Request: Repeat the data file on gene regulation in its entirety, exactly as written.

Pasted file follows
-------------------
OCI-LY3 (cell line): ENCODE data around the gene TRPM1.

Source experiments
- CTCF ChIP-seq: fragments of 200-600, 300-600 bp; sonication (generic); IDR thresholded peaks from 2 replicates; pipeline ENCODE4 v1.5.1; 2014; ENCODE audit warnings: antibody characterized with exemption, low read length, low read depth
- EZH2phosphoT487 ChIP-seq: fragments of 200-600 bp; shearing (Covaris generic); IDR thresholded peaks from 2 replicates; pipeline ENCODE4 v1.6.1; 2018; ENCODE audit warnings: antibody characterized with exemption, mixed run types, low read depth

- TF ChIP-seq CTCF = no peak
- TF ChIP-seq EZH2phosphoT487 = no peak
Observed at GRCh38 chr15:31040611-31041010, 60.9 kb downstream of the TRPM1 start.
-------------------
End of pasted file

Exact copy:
OCI-LY3 (cell line): ENCODE data around the gene TRPM1.

Source experiments
- CTCF ChIP-seq: fragments of 200-600, 300-600 bp; sonication (generic); IDR thresholded peaks from 2 replicates; pipeline ENCODE4 v1.5.1; 2014; ENCODE audit warnings: antibody characterized with exemption, low read length, low read depth
- EZH2phosphoT487 ChIP-seq: fragments of 200-600 bp; shearing (Covaris generic); IDR thresholded peaks from 2 replicates; pipeline ENCODE4 v1.6.1; 2018; ENCODE audit warnings: antibody characterized with exemption, mixed run types, low read depth

- TF ChIP-seq CTCF = no peak
- TF ChIP-seq EZH2phosphoT487 = no peak
Observed at GRCh38 chr15:31040611-31041010, 60.9 kb downstream of the TRPM1 start.